‘Net Positive: how courageous companies thrive by giving more than they take’.
Becoming Net Positive
For people who get that smart business thrives by fixing the worlds problems, not creating them.
By Paul Polman
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The award-winning journalist Pilita Clark says international climate summits give her “cognitive dissonance”. It’s the uncomfortable feeling you get from holding two conflicting beliefs at the same time. In this case, the hope from seeing many more governments, companies and citizens getting serious about climate, after years of side-lining the problem. And the simultaneous fear from seeing that global warming is no longer a distant threat. It’s here and it’s happening, already claiming lives and livelihoods through extreme fires, floods and droughts, especially among the poorest and most vulnerable. At this stage, no matter what we do, temperatures will continue to rise before they can stabilize and fall. The suffering will get worse before it can get better.
Fear and hope, realism and optimism. They are hand-in-hand because, from where humanity is standing, we have no straight or painless path to a new, clean and inclusive global economy, where we regenerate our planet and secure the future of our species and all others. We missed our chance of a smooth transition by ignoring the early warnings. From here the journey will be bumpy, messy and fraught.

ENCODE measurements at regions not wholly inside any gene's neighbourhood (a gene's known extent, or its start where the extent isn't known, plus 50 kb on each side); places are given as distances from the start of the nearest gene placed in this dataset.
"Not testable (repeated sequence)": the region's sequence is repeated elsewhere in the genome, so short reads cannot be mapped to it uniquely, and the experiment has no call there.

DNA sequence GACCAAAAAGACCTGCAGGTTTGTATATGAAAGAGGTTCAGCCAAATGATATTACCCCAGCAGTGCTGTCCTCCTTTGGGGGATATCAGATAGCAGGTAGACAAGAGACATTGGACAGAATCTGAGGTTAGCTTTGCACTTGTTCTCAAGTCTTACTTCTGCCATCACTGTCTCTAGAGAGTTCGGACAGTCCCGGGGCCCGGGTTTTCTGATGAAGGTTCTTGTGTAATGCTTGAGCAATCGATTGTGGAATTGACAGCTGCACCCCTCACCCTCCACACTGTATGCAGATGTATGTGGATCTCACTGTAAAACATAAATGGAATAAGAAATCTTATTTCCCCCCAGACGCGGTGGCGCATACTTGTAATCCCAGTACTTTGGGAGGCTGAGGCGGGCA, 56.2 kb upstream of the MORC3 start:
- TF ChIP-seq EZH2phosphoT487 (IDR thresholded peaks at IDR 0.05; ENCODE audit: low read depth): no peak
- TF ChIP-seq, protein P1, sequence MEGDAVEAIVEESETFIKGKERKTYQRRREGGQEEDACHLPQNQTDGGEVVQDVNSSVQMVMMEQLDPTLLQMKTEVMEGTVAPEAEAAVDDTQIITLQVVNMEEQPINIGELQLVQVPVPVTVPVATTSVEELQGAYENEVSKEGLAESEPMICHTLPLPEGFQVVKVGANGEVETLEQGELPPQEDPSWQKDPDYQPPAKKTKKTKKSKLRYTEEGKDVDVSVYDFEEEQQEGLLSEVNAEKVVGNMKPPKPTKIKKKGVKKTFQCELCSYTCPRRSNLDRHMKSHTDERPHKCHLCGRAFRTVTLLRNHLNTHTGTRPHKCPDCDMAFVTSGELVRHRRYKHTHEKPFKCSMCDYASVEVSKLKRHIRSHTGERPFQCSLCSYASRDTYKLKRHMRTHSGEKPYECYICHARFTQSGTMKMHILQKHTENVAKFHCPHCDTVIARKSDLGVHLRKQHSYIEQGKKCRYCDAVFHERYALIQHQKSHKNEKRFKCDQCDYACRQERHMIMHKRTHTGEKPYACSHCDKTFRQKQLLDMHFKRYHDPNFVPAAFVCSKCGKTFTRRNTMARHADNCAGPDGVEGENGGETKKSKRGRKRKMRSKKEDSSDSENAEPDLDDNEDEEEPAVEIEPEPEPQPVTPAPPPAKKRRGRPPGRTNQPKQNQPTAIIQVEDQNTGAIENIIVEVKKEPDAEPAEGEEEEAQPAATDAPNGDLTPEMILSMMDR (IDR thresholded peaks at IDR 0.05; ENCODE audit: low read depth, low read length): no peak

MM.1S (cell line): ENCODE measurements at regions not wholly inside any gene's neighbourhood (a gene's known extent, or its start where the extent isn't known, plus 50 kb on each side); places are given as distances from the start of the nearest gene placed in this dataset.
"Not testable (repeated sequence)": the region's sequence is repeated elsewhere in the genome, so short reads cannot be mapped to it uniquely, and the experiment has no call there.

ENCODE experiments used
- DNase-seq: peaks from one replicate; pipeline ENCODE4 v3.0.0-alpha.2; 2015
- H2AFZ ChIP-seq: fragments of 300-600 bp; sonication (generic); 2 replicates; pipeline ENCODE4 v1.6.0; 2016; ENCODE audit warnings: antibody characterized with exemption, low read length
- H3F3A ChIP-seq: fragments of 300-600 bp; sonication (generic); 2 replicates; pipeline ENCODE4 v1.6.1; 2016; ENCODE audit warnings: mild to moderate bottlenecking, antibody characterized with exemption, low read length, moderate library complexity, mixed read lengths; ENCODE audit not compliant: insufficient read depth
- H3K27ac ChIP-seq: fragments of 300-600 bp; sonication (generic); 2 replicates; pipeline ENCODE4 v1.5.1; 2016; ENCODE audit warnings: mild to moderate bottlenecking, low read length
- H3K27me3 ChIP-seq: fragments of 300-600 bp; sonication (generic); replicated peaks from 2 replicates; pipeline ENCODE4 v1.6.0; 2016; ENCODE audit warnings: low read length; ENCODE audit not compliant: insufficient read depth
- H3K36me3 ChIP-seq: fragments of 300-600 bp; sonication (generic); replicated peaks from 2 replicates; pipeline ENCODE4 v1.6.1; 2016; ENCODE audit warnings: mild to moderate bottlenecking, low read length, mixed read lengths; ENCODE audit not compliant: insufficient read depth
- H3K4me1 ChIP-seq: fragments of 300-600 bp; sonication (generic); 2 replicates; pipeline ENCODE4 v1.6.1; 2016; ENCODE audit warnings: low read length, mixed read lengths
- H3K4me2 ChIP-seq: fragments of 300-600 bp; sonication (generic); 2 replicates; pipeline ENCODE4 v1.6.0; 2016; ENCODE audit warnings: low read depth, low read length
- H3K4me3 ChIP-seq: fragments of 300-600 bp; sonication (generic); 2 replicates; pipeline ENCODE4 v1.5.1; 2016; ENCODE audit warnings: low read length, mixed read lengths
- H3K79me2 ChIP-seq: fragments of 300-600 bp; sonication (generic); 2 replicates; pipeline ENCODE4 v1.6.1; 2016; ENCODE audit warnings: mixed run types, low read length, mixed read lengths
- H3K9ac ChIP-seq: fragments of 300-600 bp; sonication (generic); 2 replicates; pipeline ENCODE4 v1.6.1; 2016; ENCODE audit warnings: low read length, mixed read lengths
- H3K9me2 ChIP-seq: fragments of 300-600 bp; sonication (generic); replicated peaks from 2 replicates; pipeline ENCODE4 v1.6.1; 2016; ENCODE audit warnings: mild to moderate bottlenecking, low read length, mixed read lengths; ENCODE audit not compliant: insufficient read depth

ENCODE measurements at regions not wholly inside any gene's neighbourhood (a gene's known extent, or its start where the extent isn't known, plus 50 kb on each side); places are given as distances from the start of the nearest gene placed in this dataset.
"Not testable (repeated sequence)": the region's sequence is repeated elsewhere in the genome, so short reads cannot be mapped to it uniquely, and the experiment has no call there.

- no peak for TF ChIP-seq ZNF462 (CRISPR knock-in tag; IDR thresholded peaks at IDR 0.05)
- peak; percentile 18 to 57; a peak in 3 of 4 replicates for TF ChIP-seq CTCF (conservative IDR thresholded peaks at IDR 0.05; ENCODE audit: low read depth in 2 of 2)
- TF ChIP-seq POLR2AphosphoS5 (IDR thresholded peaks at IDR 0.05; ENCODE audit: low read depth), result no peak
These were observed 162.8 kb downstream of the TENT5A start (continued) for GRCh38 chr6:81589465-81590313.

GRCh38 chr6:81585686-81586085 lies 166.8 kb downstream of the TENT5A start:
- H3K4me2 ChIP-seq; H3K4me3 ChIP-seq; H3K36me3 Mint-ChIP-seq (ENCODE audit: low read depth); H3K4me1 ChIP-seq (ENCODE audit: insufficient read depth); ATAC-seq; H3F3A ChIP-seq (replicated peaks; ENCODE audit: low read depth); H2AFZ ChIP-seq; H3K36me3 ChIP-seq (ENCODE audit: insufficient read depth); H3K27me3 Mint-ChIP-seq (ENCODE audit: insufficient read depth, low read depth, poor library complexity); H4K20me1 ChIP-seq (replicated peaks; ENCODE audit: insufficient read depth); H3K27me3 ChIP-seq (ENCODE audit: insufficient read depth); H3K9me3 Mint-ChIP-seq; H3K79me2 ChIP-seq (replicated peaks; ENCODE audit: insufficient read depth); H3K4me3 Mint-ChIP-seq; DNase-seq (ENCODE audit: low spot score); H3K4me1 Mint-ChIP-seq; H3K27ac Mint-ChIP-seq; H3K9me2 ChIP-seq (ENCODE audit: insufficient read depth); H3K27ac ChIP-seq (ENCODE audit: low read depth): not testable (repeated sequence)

But equally there is no alternative destination; nowhere else to go if we are to keep humanity alive. The question is not: will we wake up to climate change? We have to. When faced with our own extinction, humankind will act, even though it will be tragically late. What matters – and it matters desperately – is how quickly this happens, how much suffering we can avert, and how much “normality” we can save in terms of how we live our lives.
A tell-tale sign of living in one of these rare pivotal moments, when our actions literally decide the course of human history, is that for every piece of doom, there is a piece of light. Yes, we are on track for a temperature rise around 2.5 degrees by the end of the century, which would be devastating and well-above the 1.5 degrees scientists say is safe. But it’s also true that, just a few years ago, some experts were predicting up to a 5 degree rise. And it’s largely concerted human action that has brought down this number, even if not yet enough.
The energy crisis triggered by Moscow’s attack on Ukraine may have prompted a coal rush to meet short-term demand, but it’s also invigorated Europe’s determination to get off Russian gas. The war is adding further strain to US-China relations, reducing prospects for climate cooperation between two of the world’s largest polluters. Yet both nations are taking unexpected strides forward. America, through President Biden’s landmark Inflation Reduction Act, and China through its mega investment in wind and solar. As the technology develops, the economics of renewables become more attractive by the day, with thousands of companies now committed to net zero including in so-called hard-to-abate sectors such as aviation and shipping. Politically, voters in key countries have booted climate deniers out of office, including in Australia and now Brazil.